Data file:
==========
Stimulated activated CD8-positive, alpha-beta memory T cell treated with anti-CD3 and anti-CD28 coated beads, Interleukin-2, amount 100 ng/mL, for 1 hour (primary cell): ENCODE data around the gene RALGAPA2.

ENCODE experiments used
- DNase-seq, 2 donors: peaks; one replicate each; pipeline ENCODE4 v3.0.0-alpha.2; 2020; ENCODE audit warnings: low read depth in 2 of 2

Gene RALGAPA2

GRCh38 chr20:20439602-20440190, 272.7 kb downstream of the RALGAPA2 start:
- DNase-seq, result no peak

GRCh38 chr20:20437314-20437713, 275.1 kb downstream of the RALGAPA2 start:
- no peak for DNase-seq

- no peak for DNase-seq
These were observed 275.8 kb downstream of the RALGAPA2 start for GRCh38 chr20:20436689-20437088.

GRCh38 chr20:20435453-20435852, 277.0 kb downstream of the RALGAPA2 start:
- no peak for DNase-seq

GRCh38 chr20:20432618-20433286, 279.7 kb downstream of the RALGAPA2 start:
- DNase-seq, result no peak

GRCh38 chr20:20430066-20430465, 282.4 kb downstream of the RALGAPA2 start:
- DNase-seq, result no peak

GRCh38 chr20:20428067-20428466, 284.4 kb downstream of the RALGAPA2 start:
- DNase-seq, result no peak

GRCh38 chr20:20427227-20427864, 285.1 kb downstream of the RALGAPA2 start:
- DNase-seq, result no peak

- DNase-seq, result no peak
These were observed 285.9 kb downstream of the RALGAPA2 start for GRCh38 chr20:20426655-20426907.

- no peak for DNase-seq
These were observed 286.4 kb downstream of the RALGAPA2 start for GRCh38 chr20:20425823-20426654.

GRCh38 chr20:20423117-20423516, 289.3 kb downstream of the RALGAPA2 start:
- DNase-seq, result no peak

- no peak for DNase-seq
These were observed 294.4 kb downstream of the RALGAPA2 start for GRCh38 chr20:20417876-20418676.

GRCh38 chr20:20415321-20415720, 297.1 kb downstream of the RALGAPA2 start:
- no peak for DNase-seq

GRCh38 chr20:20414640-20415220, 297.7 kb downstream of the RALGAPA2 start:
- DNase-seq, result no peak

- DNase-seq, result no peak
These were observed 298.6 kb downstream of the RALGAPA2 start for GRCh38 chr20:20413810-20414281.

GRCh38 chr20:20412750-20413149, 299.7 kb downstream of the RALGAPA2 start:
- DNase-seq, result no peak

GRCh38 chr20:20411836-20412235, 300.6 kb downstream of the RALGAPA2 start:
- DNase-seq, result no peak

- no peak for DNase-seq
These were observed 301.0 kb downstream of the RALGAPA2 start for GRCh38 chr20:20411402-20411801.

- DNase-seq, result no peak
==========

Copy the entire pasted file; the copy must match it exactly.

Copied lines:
Stimulated activated CD8-positive, alpha-beta memory T cell treated with anti-CD3 and anti-CD28 coated beads, Interleukin-2, amount 100 ng/mL, for 1 hour (primary cell): ENCODE data around the gene RALGAPA2.

ENCODE experiments used
- DNase-seq, 2 donors: peaks; one replicate each; pipeline ENCODE4 v3.0.0-alpha.2; 2020; ENCODE audit warnings: low read depth in 2 of 2

Gene RALGAPA2

GRCh38 chr20:20439602-20440190, 272.7 kb downstream of the RALGAPA2 start:
- DNase-seq, result no peak

GRCh38 chr20:20437314-20437713, 275.1 kb downstream of the RALGAPA2 start:
- no peak for DNase-seq

- no peak for DNase-seq
These were observed 275.8 kb downstream of the RALGAPA2 start for GRCh38 chr20:20436689-20437088.

GRCh38 chr20:20435453-20435852, 277.0 kb downstream of the RALGAPA2 start:
- no peak for DNase-seq

GRCh38 chr20:20432618-20433286, 279.7 kb downstream of the RALGAPA2 start:
- DNase-seq, result no peak

GRCh38 chr20:20430066-20430465, 282.4 kb downstream of the RALGAPA2 start:
- DNase-seq, result no peak

GRCh38 chr20:20428067-20428466, 284.4 kb downstream of the RALGAPA2 start:
- DNase-seq, result no peak

GRCh38 chr20:20427227-20427864, 285.1 kb downstream of the RALGAPA2 start:
- DNase-seq, result no peak

- DNase-seq, result no peak
These were observed 285.9 kb downstream of the RALGAPA2 start for GRCh38 chr20:20426655-20426907.

- no peak for DNase-seq
These were observed 286.4 kb downstream of the RALGAPA2 start for GRCh38 chr20:20425823-20426654.

GRCh38 chr20:20423117-20423516, 289.3 kb downstream of the RALGAPA2 start:
- DNase-seq, result no peak

- no peak for DNase-seq
These were observed 294.4 kb downstream of the RALGAPA2 start for GRCh38 chr20:20417876-20418676.

GRCh38 chr20:20415321-20415720, 297.1 kb downstream of the RALGAPA2 start:
- no peak for DNase-seq

GRCh38 chr20:20414640-20415220, 297.7 kb downstream of the RALGAPA2 start:
- DNase-seq, result no peak

- DNase-seq, result no peak
These were observed 298.6 kb downstream of the RALGAPA2 start for GRCh38 chr20:20413810-20414281.

GRCh38 chr20:20412750-20413149, 299.7 kb downstream of the RALGAPA2 start:
- DNase-seq, result no peak

GRCh38 chr20:20411836-20412235, 300.6 kb downstream of the RALGAPA2 start:
- DNase-seq, result no peak

- no peak for DNase-seq
These were observed 301.0 kb downstream of the RALGAPA2 start for GRCh38 chr20:20411402-20411801.

- DNase-seq, result no peak